We all know that our young people cannot learn and grow unless they feel safe and are protected from violence in their homes, schools, and neighborhoods.

Cities can combat youth violence effectively by treating it as a public health problem and ensuring a focus on four key steps: connecting every young person with a trusted and caring adult; intervening at the first sign that youth are at risk of violence; restoring young people who have gone down the wrong path; and involving youth and community leaders in public education campaigns to unlearn the culture of violence.   Comprehensive approaches within cities that combine prevention, intervention, and enforcement strategies can dramatically reduce youth violence and offer positive alternatives to crime or gang affiliation. For example, municipal leaders can work with school and community partners to establish truancy and curfew centers that engage parents and link young people to services they need to stay in or return to school. Intensive, community-based services can help youth already caught up in the juvenile justice system. Mayors and law enforcement officials can work together to restrict access to illegal guns and other weapons, and city leaders can also involve young people as partners in helping to reduce youth violence and improve their communities.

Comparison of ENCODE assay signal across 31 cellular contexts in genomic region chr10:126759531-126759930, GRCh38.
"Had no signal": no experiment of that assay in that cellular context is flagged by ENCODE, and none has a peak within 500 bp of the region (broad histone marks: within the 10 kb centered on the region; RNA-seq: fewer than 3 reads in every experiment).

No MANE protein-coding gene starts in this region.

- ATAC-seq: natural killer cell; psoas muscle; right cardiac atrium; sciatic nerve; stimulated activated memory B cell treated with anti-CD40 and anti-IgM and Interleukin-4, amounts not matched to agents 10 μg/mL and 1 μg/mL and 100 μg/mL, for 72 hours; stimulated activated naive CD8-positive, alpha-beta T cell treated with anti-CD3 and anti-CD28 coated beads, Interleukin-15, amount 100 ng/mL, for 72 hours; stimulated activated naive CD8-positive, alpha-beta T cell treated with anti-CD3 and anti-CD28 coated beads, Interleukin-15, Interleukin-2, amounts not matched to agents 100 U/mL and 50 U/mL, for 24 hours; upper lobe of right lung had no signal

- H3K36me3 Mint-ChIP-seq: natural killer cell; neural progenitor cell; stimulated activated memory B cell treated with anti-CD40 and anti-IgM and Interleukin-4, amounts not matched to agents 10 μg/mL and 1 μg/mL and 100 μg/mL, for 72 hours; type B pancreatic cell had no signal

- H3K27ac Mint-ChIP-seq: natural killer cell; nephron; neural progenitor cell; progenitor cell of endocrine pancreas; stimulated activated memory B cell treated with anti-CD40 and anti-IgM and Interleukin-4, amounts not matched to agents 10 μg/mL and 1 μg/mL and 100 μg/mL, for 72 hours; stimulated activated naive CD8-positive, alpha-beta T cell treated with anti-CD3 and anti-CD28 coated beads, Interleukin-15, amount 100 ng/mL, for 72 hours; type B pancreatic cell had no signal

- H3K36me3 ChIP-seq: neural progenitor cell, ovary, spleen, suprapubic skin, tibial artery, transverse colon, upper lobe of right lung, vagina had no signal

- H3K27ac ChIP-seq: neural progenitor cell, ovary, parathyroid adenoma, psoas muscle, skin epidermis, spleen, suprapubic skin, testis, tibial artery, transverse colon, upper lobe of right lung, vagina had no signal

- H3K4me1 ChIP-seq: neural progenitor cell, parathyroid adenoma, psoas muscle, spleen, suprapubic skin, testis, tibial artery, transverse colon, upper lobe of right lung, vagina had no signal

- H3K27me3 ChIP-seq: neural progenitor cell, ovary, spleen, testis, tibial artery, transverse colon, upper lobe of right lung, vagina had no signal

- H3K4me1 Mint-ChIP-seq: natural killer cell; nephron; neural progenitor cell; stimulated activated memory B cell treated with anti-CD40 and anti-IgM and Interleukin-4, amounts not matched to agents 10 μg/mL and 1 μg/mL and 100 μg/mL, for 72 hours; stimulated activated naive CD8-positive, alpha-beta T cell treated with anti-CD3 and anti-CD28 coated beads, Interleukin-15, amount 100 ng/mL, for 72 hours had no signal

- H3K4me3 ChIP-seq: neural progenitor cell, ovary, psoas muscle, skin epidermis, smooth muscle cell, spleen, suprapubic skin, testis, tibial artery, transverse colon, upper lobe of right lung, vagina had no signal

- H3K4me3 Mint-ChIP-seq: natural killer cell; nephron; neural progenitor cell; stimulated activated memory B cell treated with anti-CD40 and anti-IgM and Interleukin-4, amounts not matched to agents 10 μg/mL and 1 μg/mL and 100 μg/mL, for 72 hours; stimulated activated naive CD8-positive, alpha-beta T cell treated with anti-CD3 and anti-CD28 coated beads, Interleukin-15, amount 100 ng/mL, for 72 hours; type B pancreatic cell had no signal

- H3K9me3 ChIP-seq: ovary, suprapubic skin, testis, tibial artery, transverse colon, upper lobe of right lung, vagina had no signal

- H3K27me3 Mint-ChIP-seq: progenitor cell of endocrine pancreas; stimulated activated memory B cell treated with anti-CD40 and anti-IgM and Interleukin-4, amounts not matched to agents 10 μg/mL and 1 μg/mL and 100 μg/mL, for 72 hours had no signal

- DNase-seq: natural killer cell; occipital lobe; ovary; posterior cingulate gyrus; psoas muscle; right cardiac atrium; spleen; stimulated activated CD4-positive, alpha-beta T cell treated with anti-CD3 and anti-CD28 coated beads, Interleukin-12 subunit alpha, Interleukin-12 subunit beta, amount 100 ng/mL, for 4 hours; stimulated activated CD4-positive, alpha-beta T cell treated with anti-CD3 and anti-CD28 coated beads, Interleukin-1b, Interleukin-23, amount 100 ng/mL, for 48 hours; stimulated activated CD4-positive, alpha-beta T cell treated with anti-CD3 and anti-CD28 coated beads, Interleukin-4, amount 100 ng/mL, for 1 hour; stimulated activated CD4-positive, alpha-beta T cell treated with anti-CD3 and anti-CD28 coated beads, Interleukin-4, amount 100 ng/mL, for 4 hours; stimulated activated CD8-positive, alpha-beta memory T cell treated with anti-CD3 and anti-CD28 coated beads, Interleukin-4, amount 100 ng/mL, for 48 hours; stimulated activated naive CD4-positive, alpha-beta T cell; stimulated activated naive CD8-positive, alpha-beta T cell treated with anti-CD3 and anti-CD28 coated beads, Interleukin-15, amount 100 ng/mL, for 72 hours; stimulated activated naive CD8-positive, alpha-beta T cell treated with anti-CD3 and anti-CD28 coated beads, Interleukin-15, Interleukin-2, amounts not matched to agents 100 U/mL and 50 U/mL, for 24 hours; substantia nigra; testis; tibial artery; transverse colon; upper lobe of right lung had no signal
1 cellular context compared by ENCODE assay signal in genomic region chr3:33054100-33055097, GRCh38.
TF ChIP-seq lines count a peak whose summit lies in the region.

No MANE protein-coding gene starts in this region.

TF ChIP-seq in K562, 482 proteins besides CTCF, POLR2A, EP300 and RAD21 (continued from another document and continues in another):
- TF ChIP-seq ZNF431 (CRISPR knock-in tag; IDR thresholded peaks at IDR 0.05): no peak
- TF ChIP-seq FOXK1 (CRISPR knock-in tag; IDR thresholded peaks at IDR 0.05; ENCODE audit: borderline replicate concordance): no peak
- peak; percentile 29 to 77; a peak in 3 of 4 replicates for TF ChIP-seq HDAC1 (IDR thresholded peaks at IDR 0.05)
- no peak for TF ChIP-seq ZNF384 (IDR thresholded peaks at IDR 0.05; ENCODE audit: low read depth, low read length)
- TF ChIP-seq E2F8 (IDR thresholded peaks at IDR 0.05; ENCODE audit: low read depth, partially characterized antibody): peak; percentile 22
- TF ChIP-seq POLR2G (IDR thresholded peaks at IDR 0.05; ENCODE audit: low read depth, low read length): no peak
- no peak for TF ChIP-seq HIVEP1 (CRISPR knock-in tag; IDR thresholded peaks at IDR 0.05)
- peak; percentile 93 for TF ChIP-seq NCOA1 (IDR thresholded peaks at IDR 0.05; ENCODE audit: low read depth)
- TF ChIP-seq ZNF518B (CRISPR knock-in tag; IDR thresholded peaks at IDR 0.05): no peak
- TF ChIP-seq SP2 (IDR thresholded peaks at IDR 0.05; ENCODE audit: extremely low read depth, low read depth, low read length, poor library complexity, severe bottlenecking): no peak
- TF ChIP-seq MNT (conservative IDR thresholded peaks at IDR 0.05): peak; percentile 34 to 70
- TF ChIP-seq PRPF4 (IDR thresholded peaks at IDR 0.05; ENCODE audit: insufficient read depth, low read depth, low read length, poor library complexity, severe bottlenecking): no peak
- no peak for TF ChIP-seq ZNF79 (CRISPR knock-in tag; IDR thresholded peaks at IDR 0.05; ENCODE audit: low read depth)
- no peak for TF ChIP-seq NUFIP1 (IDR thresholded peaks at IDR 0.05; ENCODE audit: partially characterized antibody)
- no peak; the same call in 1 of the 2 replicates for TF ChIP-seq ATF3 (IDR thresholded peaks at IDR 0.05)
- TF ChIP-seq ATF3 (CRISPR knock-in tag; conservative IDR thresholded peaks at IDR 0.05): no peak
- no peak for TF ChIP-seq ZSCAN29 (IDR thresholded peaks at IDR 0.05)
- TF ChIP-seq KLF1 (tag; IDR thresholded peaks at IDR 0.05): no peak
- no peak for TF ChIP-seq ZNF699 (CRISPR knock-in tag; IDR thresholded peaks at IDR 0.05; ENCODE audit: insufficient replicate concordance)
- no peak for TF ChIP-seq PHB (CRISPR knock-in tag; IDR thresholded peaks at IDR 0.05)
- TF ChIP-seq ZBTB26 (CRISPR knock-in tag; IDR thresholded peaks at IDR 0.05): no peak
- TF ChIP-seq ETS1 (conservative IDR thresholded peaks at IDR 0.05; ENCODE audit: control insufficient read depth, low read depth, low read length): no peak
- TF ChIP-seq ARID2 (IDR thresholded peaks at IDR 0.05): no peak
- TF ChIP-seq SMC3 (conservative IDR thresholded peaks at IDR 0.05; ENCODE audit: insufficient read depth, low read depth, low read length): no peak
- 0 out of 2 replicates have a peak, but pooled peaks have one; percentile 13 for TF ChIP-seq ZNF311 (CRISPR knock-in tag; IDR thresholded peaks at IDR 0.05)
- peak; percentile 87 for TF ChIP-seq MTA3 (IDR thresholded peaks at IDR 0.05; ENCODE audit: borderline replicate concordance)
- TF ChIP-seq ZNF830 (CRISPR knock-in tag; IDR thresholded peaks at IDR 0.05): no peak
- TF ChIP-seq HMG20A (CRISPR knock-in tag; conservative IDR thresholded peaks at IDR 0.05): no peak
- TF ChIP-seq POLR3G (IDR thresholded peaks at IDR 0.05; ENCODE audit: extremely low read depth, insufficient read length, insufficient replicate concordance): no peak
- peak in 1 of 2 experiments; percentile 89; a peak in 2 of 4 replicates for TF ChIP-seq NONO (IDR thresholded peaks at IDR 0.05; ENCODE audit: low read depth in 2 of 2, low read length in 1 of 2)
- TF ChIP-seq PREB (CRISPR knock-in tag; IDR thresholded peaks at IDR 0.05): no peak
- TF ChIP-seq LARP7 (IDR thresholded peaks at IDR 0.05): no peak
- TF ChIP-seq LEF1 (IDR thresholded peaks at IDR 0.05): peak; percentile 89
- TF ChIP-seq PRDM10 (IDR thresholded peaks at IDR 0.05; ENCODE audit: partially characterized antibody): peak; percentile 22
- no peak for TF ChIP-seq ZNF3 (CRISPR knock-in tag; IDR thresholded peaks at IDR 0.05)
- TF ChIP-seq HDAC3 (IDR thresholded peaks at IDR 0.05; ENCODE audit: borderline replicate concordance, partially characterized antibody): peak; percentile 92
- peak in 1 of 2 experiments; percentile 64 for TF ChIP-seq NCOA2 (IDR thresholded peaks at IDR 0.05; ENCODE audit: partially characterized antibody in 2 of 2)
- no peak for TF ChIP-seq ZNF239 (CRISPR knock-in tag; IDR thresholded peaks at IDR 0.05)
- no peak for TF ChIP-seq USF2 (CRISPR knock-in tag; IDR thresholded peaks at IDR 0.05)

Examples of local targets to consider:

  • Number of children and youth with lasting connections to adult mentors;
  • Number of successful truancy interventions;
  • School expulsion rates;
  • Youth homicide rates;
  • Juvenile and neighborhood crime rates; and
  • Number of juvenile offenders participating in rehabilitation or reentry programs.